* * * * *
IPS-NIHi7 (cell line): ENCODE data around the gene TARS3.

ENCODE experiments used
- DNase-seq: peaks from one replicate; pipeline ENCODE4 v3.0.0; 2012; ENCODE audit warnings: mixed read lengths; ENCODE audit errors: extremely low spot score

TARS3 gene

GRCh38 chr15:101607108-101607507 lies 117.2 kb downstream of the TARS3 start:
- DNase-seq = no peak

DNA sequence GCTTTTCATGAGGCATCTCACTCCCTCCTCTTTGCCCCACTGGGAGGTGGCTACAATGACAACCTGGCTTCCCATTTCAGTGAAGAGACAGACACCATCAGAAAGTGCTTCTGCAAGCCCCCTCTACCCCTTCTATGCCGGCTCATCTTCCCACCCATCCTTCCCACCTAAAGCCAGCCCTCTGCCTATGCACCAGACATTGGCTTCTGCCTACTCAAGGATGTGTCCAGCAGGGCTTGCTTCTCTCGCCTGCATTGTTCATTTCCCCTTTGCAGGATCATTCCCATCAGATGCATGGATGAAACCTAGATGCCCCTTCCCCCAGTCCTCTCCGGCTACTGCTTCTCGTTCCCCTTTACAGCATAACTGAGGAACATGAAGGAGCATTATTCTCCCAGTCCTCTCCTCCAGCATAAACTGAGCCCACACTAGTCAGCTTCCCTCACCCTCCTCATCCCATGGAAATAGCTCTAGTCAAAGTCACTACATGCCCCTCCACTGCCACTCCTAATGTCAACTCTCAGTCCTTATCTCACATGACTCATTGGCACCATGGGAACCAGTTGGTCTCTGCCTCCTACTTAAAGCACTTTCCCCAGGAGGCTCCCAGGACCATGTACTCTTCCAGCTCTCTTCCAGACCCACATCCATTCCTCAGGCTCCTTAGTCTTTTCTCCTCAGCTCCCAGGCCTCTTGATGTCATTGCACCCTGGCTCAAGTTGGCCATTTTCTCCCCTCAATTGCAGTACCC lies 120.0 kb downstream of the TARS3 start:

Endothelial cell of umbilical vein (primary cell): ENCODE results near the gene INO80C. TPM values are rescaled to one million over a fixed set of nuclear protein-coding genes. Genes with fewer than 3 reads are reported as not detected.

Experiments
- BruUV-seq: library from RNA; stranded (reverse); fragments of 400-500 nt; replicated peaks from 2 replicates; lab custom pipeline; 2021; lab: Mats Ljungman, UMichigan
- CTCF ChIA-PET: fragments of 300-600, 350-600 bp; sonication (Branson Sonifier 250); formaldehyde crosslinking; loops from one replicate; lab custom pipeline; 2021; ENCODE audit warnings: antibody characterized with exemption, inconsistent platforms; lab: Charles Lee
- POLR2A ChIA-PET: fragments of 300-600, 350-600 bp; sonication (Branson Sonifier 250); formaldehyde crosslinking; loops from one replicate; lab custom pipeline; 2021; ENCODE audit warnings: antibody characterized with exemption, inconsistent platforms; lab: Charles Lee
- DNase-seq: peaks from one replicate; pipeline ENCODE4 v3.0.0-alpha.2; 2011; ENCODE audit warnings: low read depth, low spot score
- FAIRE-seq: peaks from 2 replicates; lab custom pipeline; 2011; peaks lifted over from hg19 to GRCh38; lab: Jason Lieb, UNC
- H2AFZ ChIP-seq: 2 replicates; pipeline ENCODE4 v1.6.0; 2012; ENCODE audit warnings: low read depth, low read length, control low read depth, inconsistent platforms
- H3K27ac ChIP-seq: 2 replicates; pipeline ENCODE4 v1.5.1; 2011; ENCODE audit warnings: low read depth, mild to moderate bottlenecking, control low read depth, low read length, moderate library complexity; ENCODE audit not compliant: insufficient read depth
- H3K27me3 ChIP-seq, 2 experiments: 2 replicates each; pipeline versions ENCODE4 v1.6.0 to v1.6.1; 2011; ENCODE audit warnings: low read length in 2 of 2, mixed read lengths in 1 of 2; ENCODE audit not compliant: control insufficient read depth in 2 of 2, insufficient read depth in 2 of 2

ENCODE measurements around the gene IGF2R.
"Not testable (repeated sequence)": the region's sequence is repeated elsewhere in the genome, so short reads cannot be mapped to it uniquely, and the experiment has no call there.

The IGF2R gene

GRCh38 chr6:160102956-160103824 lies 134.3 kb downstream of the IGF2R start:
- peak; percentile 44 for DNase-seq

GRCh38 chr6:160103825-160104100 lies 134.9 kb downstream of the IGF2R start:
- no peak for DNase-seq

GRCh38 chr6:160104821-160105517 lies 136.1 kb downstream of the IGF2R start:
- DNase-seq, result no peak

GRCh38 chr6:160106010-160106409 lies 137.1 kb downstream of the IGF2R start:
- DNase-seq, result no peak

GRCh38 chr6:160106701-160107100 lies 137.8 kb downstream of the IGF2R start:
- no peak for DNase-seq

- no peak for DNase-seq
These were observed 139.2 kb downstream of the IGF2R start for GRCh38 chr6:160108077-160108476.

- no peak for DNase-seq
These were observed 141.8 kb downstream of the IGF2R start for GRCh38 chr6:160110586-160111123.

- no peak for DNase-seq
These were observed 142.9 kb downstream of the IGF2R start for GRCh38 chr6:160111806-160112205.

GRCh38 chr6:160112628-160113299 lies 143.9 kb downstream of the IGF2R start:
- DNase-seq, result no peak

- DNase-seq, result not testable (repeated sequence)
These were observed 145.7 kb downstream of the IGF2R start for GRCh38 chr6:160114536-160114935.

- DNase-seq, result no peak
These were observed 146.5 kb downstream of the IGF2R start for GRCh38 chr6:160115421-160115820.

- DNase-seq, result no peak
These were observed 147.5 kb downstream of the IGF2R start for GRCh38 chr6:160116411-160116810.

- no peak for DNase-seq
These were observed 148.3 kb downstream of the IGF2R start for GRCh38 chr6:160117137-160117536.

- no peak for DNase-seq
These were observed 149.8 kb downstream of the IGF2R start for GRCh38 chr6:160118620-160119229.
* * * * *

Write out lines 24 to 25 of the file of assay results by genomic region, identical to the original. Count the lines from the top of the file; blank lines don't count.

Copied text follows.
- no peak for DNase-seq

GRCh38 chr6:160104821-160105517 lies 136.1 kb downstream of the IGF2R start: